Ever since she emerged from New York in the early 1980s, Madonna’s moderate abilities in music, singing and dancing have been more than made up for in searing ambition, an ability to work with the right people at the right time and a brittle form of bravery, with outer toughness masking inner frailty. Now comes probably her boldest, certainly her strangest, album yet. Madame X veers between pop, Latin and clubby dance music, jumps from the personal to the political and is bound together by an exotic, breezy mood that feels strangely intimate, as if she is revealing a hitherto hidden part of her soul. She isn’t really, of course, but she does a good job of pretending she is.
Dark Ballet, recorded with the French producer Mirwais, throws all of these qualities into one three-part experimental epic. Over piano-led, minor-key pop, Madonna variously tells us that she can dress like a boy or a girl as she wishes, castigates the world for being obsessed with fame and concludes by saying that some unnamed people, at a guess Donald Trump and his team, are naive to think that we aren’t aware of their crimes. At one point she says something indecipherable in a half robot, half Disney princess voice. It is quite a trip.
Then there is Killers Who Are Partying, on which Madonna goes the full Bono as she identifies with Africa, poor people, exploited children and pretty much everyone else who isn’t a rich, old, golf-playing white man. “I’ll be poor, if the poor are humiliated,” she claims over a touch of Portuguese fado, and although you suspect that she isn’t really about to give up her life as the most successful female pop star yet and wander the Earth as a penniless ascetic, the sentiment is there. “I’ll be Islam if Islam is hated,” she continues. “I’ll be Israel if they’re incarcerated.” World peace through song may be a naive endeavour, as John Lennon found out five decades ago, but this flash of idealism at a time of rising global division is welcome nonetheless.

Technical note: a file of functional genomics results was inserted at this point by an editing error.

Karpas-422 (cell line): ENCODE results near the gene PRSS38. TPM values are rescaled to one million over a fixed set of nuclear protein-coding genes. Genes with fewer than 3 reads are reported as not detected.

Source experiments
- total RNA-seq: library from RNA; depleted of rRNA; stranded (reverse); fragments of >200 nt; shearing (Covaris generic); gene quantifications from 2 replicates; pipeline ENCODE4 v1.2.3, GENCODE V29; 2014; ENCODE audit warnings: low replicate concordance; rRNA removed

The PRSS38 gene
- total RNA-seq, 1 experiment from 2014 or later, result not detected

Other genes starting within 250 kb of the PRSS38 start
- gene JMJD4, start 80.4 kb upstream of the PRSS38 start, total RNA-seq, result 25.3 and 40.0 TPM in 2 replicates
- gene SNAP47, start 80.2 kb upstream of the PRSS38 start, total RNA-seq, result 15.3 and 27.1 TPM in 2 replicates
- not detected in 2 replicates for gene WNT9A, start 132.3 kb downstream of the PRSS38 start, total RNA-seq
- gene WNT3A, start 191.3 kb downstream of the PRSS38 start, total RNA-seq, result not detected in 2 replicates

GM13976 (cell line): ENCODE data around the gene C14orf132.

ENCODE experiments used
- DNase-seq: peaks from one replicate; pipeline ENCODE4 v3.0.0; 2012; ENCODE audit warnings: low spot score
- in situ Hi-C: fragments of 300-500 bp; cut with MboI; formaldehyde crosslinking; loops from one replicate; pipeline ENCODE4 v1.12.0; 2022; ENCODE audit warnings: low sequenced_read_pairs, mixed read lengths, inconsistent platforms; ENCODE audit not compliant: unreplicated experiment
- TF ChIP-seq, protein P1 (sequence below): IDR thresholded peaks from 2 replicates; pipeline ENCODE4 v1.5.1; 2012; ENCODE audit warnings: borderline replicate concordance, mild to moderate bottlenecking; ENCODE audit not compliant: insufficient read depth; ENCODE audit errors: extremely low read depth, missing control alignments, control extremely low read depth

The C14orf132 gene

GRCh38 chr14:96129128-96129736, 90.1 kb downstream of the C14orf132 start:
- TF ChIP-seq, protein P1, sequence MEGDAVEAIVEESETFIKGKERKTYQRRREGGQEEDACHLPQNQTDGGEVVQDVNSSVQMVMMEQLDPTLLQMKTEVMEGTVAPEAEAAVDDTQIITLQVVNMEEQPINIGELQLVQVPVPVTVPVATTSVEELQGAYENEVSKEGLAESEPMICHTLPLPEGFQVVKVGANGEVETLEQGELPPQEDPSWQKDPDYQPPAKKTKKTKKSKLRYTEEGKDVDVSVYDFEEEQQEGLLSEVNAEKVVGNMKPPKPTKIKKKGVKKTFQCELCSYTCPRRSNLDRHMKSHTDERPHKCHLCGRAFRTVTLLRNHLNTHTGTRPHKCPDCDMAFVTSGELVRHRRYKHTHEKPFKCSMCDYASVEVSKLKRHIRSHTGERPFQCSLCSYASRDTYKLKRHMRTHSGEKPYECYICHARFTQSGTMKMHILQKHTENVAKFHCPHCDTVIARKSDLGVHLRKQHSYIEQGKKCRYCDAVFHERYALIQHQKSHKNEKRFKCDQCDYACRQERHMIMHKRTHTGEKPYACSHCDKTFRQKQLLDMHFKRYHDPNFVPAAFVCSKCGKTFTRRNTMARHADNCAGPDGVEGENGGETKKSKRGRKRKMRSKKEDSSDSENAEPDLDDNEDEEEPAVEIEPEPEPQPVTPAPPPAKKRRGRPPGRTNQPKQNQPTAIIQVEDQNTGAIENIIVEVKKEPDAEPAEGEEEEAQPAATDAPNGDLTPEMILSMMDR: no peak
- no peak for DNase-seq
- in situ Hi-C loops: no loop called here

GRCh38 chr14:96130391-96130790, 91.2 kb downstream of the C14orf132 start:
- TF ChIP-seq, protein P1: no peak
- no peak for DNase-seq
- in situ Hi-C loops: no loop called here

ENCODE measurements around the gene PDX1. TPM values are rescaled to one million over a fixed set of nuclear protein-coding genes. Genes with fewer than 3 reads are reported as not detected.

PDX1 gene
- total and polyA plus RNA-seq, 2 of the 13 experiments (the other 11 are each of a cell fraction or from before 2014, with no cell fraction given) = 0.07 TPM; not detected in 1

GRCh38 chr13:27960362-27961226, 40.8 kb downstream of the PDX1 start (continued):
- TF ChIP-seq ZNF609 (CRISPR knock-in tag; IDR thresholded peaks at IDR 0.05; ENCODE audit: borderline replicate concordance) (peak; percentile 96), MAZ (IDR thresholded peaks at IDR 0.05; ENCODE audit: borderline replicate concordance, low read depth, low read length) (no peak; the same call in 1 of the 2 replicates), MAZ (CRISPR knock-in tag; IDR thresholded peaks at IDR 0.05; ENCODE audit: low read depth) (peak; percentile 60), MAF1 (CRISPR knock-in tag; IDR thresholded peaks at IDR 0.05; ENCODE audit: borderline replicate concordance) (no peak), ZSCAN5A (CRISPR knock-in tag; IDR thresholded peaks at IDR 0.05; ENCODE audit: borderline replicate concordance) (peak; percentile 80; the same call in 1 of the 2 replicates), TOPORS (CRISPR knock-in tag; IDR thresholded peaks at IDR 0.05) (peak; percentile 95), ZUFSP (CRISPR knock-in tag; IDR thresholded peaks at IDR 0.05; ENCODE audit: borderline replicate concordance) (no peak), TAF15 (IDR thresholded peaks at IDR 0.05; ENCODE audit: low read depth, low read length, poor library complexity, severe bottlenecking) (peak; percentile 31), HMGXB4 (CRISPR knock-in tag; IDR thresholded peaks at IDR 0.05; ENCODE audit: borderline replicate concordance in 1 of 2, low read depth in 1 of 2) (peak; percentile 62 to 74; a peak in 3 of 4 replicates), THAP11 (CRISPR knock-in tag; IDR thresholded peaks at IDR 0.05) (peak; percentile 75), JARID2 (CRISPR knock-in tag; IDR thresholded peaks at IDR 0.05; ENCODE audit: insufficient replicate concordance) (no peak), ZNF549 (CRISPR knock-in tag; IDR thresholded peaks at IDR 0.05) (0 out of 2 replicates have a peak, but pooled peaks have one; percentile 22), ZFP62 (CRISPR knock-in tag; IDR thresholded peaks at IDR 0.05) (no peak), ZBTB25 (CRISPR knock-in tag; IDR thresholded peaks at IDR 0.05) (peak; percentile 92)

There are straightforward pop songs, such as the country-leaning Crave and the English/Portuguese Crazy, but the most captivating moments push the boat out. The Latin-tinged Batuka has a wayward quality reminiscent of Brazil’s late-1960s tropicalia movement and features the unequivocally Trump-bashing line “Get that old man and put him in jail”.
It wouldn’t be a Madonna album with a bit of overt sexuality and Faz Gostoso (“make it tasty”) pours the sauce over a samba rhythm, while on I Don’t Search I Find she reconnects with her core audience via the medium of high-energy, pumping house music. Finally comes I Rise, an empowerment anthem with a sample of the now-famous speech by the Parkland shooting survivor Emma González.